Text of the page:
Tuesday, August 11, 2009

Buyers regrets.

More later.


  1. LMAO - You should grow your own crops too, so that you can get entirely off of the grid. I bet you either go through a qtr of it and switch to heater b/c its a PITA or go through it all in the first three weeks of winter.

  2. Haha. You can't go off the grid with firewood. At best it heats one room. Which is why when people used to have to depend on a fireplace - they for the most part had one room houses.

    My heater went out a few winters ago, and we had to run the fireplace for two days before we got a repairman in, and it barely was able to keep up. Especially in the middle of the night.

    But,the way our place is set up, the living room is the coldest room in the house. Since one of the heater sensors is in there - the heater just runs and runs in the winter. Making all the other rooms are way too hot. So, it's pretty much just a supplement. Plus, I don't feel like paying for one of those systems that evens out heating distribution. They are spendy.

    See - I'm not that abnormal. ;)

    Although I did have a small garden this year. :? My tomatoes got some weird blight. But that isn't a survivalist thing. Store boughts just have no flavor.

  3. My back hurts just looking at that pile.

    Does it smell good though? Last fall my neighbor got a wood drop that smelled really funky.

  4. Actually, what you say about firewood not being able to heat a house isn't right. Keyser's ex-in-laws live in New Brunswick, where they get honest-to-God, Canadian-style, -30º winters, and they heat a moderate-sized modern house mostly on wood (using electrical heaters along the floors only on the coldest days). Of course, you have to have a special modern wood-burning furnace and proper insulation, but wood burning is practical (though the smoke no doubt prohibits wide-spread use of such a system).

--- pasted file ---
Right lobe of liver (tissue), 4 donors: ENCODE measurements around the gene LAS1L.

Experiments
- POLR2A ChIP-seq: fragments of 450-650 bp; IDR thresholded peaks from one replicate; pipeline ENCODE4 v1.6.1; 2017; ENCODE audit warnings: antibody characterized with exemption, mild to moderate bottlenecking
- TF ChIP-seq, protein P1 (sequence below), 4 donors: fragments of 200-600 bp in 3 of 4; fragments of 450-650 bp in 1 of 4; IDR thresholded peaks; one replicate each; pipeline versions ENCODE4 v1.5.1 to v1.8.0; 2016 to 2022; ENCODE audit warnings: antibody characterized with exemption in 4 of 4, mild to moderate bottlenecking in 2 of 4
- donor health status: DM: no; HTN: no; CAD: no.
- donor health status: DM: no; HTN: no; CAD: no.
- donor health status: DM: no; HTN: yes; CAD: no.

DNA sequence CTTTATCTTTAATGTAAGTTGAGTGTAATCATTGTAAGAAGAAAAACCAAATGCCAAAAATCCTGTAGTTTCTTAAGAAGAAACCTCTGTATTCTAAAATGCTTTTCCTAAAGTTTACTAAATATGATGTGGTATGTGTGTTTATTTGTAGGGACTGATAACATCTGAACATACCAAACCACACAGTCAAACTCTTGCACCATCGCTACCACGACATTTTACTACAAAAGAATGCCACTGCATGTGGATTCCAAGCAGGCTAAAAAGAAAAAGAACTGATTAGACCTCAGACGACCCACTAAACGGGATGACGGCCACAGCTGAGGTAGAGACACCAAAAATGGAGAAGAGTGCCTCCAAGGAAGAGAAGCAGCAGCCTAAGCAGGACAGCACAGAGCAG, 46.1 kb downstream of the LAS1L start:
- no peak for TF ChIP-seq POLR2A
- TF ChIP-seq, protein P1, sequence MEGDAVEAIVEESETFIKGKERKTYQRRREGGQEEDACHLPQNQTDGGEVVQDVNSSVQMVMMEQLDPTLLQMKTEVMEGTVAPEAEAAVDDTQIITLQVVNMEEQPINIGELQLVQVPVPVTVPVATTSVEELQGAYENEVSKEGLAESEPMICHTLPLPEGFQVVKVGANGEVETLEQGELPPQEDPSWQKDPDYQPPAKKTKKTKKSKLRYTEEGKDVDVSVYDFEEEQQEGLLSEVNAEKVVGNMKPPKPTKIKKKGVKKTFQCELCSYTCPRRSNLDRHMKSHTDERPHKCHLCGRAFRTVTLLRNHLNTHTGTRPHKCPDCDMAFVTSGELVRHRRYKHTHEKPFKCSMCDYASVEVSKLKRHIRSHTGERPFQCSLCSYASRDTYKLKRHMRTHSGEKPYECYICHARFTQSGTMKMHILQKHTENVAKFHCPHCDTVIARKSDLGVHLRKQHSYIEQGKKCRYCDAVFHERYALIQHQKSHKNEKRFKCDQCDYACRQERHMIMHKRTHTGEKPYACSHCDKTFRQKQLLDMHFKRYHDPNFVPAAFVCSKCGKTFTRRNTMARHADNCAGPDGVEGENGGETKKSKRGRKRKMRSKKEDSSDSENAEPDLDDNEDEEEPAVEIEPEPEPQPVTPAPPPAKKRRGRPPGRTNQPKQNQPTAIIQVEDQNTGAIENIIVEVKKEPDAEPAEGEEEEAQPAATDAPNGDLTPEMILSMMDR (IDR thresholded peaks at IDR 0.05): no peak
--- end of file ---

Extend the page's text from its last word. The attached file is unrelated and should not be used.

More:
5. Na. Not funky - but they did manage to dump a wheelbarrow full of fine dust. I think it's all in my sinus's now.

    Keyser - aw. Okay. I guess I should clarify I've never lived in a house where a fireplace has been able to heat a whole house. Even small ones. The bedrooms where always too cold. Which would probably make you laugh and cry at the same time. It doesn't get anywhere near -30 here.

  6. Well, that's it, isn't it? In places where it doesn't normally get that cold, the houses aren't built right for the few times when it does. Used to be that it was freezing in English houses in the winter because they pretended that they don't have them (winters, that is). But if you do have to insulate the place properly because of the bitter cold and you also have an efficient furnace (rather than a drafty fireplace that loses most of the heat), then you can use wood. No doubt that's not the case in your area!